Petitioners also mistakenly rely on our decision in Air Courier Conference v. Postal Workers, 498 U. S. 517 (1991) . In Air Courier , we held that the interest of Postal Service employees in maximizing employment opportunities was not within the “zone of interests” to be protected by the postal monopoly statutes, and hence those employees did not have standing under the APA to challenge a Postal Service regulation suspending its monopoly over certain international operations. See id., at 519. We stated that the purposes of the statute were solely to increase the revenues of the Post Office and to ensure that postal services were provided in a manner consistent with the public interest, see id., at 526–27. Only those interests, therefore, and not the interests of Postal Service employees in their employment, were “arguably within the zone of interests to be protected” by the statute. Cf. Lujan v. National Wildlife Federation, 497 U. S. 871, 883 (1990) (stating that an agency reporting company would not have prudential standing to challenge an agency’s failure to comply with a statutory mandate to conduct hearings on the record). We further noted that although the statute in question regulated competition, the interests of the plaintiff employees had nothing to do with competition. See Air Courier, supra, at 528, n. 5 (stating that “[e]mployees have generally been denied standing to enforce competition laws because they lack competitive and direct injury”). In this case, not only do respondents have “competitive and direct injury,” 498 U. S., at 528, n. 5, but, as the foregoing discussion makes clear, they possess an interest that is “arguably … to be protected” by §109.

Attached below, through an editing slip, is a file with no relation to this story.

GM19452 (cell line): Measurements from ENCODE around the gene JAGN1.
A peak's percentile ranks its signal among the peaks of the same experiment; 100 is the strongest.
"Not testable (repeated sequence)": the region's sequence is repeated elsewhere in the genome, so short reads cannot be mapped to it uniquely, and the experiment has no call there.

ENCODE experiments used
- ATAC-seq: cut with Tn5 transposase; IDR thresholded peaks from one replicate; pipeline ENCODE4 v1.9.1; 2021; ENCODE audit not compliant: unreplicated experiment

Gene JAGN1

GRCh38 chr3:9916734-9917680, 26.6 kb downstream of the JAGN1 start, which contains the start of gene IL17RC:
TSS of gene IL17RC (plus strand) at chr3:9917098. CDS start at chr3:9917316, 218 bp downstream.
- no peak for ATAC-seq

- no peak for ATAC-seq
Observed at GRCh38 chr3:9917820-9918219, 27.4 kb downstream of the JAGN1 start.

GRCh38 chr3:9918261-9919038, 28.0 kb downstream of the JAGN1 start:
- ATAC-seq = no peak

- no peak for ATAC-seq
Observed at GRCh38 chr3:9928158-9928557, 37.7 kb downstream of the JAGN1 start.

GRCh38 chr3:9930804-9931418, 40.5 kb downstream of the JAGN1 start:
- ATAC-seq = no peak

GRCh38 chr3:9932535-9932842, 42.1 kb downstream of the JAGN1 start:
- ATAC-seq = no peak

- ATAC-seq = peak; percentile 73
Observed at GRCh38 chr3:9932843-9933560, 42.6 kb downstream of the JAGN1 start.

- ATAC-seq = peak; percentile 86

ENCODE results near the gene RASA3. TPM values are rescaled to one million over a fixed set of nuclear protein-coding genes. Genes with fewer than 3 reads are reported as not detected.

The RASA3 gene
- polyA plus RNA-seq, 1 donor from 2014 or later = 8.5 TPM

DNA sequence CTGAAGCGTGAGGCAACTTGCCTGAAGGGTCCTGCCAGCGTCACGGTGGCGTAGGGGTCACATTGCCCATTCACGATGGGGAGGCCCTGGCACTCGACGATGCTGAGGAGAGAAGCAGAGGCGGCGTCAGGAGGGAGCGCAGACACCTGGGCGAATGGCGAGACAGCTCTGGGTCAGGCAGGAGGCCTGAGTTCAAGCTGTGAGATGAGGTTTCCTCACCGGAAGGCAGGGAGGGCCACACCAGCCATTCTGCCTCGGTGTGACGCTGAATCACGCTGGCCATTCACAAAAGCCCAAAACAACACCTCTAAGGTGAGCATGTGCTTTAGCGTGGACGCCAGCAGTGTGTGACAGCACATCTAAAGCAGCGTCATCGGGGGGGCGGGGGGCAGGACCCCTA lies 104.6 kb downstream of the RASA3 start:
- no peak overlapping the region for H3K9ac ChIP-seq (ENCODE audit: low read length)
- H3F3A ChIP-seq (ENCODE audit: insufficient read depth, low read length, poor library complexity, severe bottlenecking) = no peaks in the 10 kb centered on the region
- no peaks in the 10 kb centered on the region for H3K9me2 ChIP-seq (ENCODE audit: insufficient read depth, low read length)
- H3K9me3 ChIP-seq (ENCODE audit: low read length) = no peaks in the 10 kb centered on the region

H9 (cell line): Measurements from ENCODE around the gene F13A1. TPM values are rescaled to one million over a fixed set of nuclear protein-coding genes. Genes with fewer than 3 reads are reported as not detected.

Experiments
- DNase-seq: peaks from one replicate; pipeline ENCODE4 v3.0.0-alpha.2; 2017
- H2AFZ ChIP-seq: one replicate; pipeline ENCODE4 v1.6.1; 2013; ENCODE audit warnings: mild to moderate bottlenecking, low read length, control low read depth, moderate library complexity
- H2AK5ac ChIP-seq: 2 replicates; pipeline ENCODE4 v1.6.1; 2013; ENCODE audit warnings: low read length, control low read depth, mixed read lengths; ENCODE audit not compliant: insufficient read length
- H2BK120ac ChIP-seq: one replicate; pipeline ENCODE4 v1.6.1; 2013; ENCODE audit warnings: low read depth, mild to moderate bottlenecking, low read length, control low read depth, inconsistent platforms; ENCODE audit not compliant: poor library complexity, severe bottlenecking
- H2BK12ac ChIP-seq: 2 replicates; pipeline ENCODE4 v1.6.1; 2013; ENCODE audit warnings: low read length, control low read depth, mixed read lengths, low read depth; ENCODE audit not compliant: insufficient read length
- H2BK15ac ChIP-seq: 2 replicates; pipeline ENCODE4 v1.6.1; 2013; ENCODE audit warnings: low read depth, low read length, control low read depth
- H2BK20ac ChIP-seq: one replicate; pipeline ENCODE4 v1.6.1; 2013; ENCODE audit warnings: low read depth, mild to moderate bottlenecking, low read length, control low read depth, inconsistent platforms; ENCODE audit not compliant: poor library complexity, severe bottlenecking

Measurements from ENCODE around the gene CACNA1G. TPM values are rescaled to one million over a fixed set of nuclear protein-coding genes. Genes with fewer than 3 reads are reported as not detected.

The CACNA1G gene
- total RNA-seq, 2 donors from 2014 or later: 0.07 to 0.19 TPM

Respondents’ interest in limiting the markets that credit unions can serve is “arguably within the zone of interests to be protected” by §109. Under our precedents, it is irrelevant that in enacting the FCUA, Congress did not specifically intend to protect commercial banks. Although it is clear that respondents’ objectives in this action are not eleemosynary in nature, 9 under our prior cases that too is beside the point. 9